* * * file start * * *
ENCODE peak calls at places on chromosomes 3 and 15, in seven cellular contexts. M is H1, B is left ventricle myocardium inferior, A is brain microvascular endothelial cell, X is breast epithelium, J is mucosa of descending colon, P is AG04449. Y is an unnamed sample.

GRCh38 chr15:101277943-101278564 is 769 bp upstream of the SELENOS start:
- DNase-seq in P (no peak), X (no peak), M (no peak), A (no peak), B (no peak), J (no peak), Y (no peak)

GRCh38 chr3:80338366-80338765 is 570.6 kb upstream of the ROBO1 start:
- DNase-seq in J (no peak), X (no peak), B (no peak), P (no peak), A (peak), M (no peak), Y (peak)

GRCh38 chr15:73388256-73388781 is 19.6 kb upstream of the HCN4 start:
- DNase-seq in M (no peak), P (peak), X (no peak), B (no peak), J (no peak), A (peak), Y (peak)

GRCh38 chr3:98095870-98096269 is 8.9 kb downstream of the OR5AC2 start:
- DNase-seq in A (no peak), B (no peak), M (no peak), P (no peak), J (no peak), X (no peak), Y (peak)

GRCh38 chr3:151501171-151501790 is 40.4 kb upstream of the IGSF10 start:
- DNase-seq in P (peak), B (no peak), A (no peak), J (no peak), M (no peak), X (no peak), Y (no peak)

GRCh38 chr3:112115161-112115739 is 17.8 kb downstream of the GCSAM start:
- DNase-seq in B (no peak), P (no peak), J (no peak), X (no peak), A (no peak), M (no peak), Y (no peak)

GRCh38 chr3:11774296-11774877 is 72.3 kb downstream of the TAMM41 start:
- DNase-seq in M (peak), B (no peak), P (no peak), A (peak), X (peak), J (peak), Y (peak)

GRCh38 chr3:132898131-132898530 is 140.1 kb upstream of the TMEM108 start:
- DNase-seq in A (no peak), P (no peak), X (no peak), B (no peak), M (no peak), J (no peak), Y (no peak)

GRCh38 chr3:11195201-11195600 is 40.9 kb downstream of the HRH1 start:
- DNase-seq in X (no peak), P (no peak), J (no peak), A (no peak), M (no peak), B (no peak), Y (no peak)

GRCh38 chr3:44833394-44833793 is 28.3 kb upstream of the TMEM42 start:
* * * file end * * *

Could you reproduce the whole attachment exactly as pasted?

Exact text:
ENCODE peak calls at places on chromosomes 3 and 15, in seven cellular contexts. M is H1, B is left ventricle myocardium inferior, A is brain microvascular endothelial cell, X is breast epithelium, J is mucosa of descending colon, P is AG04449. Y is an unnamed sample.

GRCh38 chr15:101277943-101278564 is 769 bp upstream of the SELENOS start:
- DNase-seq in P (no peak), X (no peak), M (no peak), A (no peak), B (no peak), J (no peak), Y (no peak)

GRCh38 chr3:80338366-80338765 is 570.6 kb upstream of the ROBO1 start:
- DNase-seq in J (no peak), X (no peak), B (no peak), P (no peak), A (peak), M (no peak), Y (peak)

GRCh38 chr15:73388256-73388781 is 19.6 kb upstream of the HCN4 start:
- DNase-seq in M (no peak), P (peak), X (no peak), B (no peak), J (no peak), A (peak), Y (peak)

GRCh38 chr3:98095870-98096269 is 8.9 kb downstream of the OR5AC2 start:
- DNase-seq in A (no peak), B (no peak), M (no peak), P (no peak), J (no peak), X (no peak), Y (peak)

GRCh38 chr3:151501171-151501790 is 40.4 kb upstream of the IGSF10 start:
- DNase-seq in P (peak), B (no peak), A (no peak), J (no peak), M (no peak), X (no peak), Y (no peak)

GRCh38 chr3:112115161-112115739 is 17.8 kb downstream of the GCSAM start:
- DNase-seq in B (no peak), P (no peak), J (no peak), X (no peak), A (no peak), M (no peak), Y (no peak)

GRCh38 chr3:11774296-11774877 is 72.3 kb downstream of the TAMM41 start:
- DNase-seq in M (peak), B (no peak), P (no peak), A (peak), X (peak), J (peak), Y (peak)

GRCh38 chr3:132898131-132898530 is 140.1 kb upstream of the TMEM108 start:
- DNase-seq in A (no peak), P (no peak), X (no peak), B (no peak), M (no peak), J (no peak), Y (no peak)

GRCh38 chr3:11195201-11195600 is 40.9 kb downstream of the HRH1 start:
- DNase-seq in X (no peak), P (no peak), J (no peak), A (no peak), M (no peak), B (no peak), Y (no peak)

GRCh38 chr3:44833394-44833793 is 28.3 kb upstream of the TMEM42 start: